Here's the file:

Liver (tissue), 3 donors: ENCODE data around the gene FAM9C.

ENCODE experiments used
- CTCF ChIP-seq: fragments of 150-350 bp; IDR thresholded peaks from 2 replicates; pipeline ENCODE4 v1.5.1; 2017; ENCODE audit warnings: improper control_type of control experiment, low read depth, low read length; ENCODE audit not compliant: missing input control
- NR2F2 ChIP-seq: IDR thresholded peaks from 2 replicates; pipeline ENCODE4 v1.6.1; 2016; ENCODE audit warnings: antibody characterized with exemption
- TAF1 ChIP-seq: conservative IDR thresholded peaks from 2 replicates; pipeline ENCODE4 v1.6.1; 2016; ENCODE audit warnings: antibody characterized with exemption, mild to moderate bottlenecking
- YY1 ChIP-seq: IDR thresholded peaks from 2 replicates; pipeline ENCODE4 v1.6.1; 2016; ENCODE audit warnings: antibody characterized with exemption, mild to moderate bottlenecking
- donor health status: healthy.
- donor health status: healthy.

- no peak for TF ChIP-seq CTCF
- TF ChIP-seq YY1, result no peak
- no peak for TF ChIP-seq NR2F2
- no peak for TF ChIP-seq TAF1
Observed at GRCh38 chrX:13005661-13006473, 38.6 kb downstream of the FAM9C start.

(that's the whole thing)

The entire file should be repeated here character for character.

Liver (tissue), 3 donors: ENCODE data around the gene FAM9C.

ENCODE experiments used
- CTCF ChIP-seq: fragments of 150-350 bp; IDR thresholded peaks from 2 replicates; pipeline ENCODE4 v1.5.1; 2017; ENCODE audit warnings: improper control_type of control experiment, low read depth, low read length; ENCODE audit not compliant: missing input control
- NR2F2 ChIP-seq: IDR thresholded peaks from 2 replicates; pipeline ENCODE4 v1.6.1; 2016; ENCODE audit warnings: antibody characterized with exemption
- TAF1 ChIP-seq: conservative IDR thresholded peaks from 2 replicates; pipeline ENCODE4 v1.6.1; 2016; ENCODE audit warnings: antibody characterized with exemption, mild to moderate bottlenecking
- YY1 ChIP-seq: IDR thresholded peaks from 2 replicates; pipeline ENCODE4 v1.6.1; 2016; ENCODE audit warnings: antibody characterized with exemption, mild to moderate bottlenecking
- donor health status: healthy.
- donor health status: healthy.

- no peak for TF ChIP-seq CTCF
- TF ChIP-seq YY1, result no peak
- no peak for TF ChIP-seq NR2F2
- no peak for TF ChIP-seq TAF1
Observed at GRCh38 chrX:13005661-13006473, 38.6 kb downstream of the FAM9C start.